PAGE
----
THE RSPCA has launched an investigation after a dying leopard gecko was found abandoned in a sealed box which was thrown into some bushes at a park.

The poor gecko was found when a dog that was being walked in King George V Playing Fields in Guisborough came across the cardboard box in the undergrowth and started sniffing at it.

The dog’s owner went to investigate and through a small gap could see the head of a gecko inside the taped-up box so took it home and alerted the RSPCA.
Inspector Steph Baines was sent to investigate, and she took the reptile to a nearby vets for emergency treatment. 

Sadly, the skinny leopard gecko was found to have metabolic bone disease which is generally caused by inappropriate diet and environmental conditions. 
It was so advanced the vet decided the kindest and only option was to put the gecko to sleep to end his suffering. 

The Northern Echo:
Mrs Baines said: “It is a callous act to throw away a pet in this way which had clearly been neglected during his short life.
“There are plenty of charities and help out there for people who may be struggling with their pets.
“The box was taped up and the gecko would’ve had no means to escape or find any food or water so had clearly been left to die. He was sentenced to a slow and lingering death and was lucky to be found.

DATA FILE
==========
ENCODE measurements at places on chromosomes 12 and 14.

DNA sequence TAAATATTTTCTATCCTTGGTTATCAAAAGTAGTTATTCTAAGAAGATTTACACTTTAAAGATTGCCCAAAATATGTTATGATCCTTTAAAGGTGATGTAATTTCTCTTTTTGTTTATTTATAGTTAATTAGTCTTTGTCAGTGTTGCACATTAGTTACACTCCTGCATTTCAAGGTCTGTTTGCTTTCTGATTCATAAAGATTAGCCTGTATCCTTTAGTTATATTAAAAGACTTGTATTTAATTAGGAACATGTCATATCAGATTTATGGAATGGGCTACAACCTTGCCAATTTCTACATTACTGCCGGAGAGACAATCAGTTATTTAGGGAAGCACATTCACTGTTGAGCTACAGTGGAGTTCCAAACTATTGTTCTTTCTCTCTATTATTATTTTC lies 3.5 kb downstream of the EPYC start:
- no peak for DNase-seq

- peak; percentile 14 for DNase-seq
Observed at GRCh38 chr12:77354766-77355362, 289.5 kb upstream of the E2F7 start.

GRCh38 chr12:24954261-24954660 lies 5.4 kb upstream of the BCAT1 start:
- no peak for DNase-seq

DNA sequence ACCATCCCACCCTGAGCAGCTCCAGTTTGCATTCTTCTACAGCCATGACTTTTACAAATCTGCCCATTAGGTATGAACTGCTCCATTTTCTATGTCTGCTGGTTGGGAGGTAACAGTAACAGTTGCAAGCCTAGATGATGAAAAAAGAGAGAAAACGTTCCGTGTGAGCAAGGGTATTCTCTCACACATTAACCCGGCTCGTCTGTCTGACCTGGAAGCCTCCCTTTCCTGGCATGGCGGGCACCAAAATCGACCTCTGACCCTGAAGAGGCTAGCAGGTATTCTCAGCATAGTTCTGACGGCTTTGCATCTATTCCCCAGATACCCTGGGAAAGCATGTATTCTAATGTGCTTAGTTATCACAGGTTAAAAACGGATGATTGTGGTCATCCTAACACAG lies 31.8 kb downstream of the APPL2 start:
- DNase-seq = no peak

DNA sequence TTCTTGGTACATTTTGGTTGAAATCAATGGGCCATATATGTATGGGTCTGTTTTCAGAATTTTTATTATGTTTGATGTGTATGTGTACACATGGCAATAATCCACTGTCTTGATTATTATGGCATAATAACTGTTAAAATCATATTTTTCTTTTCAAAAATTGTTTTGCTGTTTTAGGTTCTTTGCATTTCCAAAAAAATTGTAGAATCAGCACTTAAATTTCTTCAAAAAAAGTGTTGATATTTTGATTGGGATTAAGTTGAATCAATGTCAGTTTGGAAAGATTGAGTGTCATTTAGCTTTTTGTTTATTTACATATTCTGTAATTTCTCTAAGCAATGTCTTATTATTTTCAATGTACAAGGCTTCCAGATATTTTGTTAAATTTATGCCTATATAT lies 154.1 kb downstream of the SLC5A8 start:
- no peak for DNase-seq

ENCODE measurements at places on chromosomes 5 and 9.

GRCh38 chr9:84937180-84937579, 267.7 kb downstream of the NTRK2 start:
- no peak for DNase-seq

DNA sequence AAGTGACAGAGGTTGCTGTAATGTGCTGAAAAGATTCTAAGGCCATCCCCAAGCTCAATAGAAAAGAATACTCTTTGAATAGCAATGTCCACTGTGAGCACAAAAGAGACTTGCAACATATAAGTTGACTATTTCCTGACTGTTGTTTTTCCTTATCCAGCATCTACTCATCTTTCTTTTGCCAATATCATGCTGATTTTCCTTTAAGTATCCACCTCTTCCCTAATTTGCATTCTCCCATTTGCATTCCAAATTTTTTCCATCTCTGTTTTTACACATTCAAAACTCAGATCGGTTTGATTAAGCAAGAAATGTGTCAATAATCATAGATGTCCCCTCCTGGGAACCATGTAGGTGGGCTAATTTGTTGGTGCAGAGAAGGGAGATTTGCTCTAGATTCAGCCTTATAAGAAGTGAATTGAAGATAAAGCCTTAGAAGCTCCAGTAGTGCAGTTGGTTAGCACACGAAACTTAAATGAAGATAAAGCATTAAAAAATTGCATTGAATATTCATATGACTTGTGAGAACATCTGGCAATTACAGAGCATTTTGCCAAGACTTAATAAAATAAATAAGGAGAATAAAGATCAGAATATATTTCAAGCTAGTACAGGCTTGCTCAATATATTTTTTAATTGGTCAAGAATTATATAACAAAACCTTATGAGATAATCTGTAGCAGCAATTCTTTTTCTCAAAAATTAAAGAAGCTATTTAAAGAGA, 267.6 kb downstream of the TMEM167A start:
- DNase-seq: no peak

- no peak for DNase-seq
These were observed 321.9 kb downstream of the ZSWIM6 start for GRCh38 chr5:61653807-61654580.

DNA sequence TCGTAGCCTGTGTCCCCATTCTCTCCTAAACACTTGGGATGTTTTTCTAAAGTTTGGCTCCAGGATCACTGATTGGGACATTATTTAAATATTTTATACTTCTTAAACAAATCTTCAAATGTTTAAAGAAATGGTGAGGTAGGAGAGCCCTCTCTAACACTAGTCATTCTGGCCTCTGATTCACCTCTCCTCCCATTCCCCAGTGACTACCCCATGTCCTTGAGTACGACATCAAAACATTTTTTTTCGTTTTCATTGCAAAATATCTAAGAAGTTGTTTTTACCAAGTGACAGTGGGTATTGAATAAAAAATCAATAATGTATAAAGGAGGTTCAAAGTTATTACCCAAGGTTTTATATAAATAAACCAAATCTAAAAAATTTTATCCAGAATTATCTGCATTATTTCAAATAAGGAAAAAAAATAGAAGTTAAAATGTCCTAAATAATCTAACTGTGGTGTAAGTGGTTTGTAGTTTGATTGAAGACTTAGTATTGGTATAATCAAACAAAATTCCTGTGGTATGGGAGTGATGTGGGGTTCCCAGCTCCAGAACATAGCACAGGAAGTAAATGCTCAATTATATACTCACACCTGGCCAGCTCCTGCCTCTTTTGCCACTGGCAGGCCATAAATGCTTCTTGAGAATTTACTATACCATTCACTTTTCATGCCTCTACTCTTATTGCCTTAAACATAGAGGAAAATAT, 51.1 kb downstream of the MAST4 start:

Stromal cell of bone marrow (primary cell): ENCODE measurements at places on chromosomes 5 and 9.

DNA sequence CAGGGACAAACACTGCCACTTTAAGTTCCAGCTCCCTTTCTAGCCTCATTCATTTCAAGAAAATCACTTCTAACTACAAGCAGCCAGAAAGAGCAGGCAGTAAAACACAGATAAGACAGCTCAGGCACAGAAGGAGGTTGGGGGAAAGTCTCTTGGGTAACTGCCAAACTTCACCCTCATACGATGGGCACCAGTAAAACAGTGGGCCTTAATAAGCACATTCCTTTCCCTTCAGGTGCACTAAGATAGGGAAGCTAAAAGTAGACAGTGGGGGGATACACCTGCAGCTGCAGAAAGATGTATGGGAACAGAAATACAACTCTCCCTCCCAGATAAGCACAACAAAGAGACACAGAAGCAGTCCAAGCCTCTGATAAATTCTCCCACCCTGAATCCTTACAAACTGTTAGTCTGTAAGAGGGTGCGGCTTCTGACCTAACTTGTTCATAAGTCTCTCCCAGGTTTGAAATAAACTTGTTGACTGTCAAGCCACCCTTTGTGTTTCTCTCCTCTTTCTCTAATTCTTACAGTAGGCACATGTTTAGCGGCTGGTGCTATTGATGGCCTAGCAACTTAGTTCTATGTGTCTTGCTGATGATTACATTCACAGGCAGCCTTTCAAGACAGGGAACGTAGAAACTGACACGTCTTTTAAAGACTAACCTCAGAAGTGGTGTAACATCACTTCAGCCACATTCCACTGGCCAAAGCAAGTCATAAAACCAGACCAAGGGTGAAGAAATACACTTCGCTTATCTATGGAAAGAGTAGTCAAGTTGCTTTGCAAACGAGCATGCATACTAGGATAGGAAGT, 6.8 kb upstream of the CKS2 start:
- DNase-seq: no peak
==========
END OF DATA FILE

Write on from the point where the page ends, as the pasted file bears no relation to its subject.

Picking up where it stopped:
“The box was found in undergrowth near the playing field which is between Woodhouse Road and the A171 at around 6pm on Monday evening so I am hoping someone may have seen something and be able to help me with my investigation.
“I am just grateful to the dog walker who found the pet and took him home to care for him until we got there.”

The Northern Echo:
Leopard geckos, like other reptiles, have specific needs including controlled temperature, lighting and humidity and specific dietary requirements, and the RSPCA always urges people to properly research what is required in the care of their pet before taking them on.

Mrs Baines added: “We are finding that many people are unaware of how much of a commitment these animals are when they take them on, which we believe may be why we are rescuing hundreds of reptiles every year.
“Reptiles may look resilient and tough on the outside, but they are actually completely reliant on their owners to provide the correct environment for the species, including heating and lighting, and an appropriate diet - which are essential to keep them healthy and allow them to carry out their natural behaviour. 
“Without proper care they can suffer from serious diseases and, in severe cases or if left untreated, they can die. It is not always easy for an owner to tell when they are ill, fearful or suffering and by the time they are taken to a vet, if at all, it can be too late.”

Anyone who would like further information on how to care for leopard geckos should visit:


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